As my old professor Carl Sagan said, ‘When you’re in love, you want to tell the world’. And I base my beliefs on the information and process that we call ‘science’. It fills me with joy to make discoveries everyday of things I’ve never seen before. It fills me with joy to know that we can pursue these answers. It is a wonderful and astonishing thing to me that we are - you and I are - somehow at least one of the ways that the universe knows itself. You and I are a product of the universe. Its astonishing that we have come to be because of the universe’s existence. And we are driven to pursue that - to find out where we came from…
The process of science, the way we know nature, is the most compelling thing to me.
Do you think academic journal articles are really going to convince your classmate? They aren’t. I could print you reams of them, and all we’d do is kill a few trees in the process.
In my experience, and the experience of people I know whose job it is to try and convince folks that science is “right” and whatever they currently believe is “wrong”, people who deny things like climate change aren’t denying it because they think they have a better scientific argument or because no one’s ever showed them the facts.
I mean, they might think that they have a better scientific argument, but that never holds up when challenged. Do they change their mind when their leaky ship of logic sinks? Rarely. Not never, but rarely.
Chances are your classmate has a deeper reason to not believe in the science. Maybe it’s rooted in politics, or religion (again, they won’t say that it’s rooted in those, but connect a few dots, and … well, yeah). These are two things that are so tightly tied to our familial and social bonds that sometimes one part of our brain will literally lie to another part, telling us to believe the equivalent of “up = down” or “2 + 2 = Thursday” so as not to put ourselves through the typhoon of neurological distress known as cognitive dissonance.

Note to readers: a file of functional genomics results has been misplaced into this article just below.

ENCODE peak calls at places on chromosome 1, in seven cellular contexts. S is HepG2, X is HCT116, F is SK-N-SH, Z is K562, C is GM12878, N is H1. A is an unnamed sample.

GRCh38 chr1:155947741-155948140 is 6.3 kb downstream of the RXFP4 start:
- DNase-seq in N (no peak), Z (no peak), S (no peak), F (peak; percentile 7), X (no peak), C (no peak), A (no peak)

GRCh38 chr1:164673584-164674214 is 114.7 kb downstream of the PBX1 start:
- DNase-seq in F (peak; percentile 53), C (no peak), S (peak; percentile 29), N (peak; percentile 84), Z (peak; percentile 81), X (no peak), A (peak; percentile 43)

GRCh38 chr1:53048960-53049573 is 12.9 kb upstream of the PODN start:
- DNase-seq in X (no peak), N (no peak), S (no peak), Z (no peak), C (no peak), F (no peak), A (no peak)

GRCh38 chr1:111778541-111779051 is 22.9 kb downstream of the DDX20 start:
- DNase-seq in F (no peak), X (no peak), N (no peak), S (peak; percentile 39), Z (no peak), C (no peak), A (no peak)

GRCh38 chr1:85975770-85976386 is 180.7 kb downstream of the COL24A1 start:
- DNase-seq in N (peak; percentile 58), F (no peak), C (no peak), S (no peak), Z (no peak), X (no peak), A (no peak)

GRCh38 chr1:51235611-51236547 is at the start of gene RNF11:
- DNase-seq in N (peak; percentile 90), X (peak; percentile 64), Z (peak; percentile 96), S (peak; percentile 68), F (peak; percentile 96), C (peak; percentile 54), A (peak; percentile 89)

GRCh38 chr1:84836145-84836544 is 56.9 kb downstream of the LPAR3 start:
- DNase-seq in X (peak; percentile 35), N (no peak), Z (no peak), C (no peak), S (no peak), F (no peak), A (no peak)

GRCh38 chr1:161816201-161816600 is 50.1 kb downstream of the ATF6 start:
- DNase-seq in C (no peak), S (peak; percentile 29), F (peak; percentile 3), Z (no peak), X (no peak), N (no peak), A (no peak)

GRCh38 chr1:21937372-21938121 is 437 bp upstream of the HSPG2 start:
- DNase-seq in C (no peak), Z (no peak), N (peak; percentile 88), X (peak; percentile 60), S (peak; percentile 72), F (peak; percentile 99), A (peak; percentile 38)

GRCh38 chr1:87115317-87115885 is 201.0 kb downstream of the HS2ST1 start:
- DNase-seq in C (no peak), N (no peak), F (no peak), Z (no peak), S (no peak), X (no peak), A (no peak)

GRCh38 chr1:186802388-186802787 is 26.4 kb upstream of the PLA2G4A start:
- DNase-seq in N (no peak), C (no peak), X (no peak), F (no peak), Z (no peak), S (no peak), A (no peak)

The human brain hates to hold two conflicting truths simultaneously. It’s like a neurological version of the Hatfields & McCoys when that happens – there’s a lot of chemicals flowing and someone’s bound to start shooting before too long. Changing one’s mind about a deeply values-based belief when presented with contrary evidence is like walking on hot coals, in that it takes a lot of training to get accustomed to the pain, and there might be some magic involved to actually do.
Most people never get used to it. More people should try, though.
The human brain is the most powerful analytical tool that we know of, but it’s also deeply emotional, and highly social, and it would much rather bathe itself in pleasurable reward neurotransmitters and maintain its comfy fiction than upset the psychological status quo. That’s been a recipe for conflict since we were chasing wooly mammoths.
You won’t win this battle by beating your classmate with the knowledge stick (although that might make you feel better). You have to first understand why they are afraid of acknowledging what is real, and only then can you understand them and know what knowledge they really lack. Then you’ll have a better chance of reaching them and showing them that when you embrace the Zen-like mantra of “everything is science”, then nothing hurts.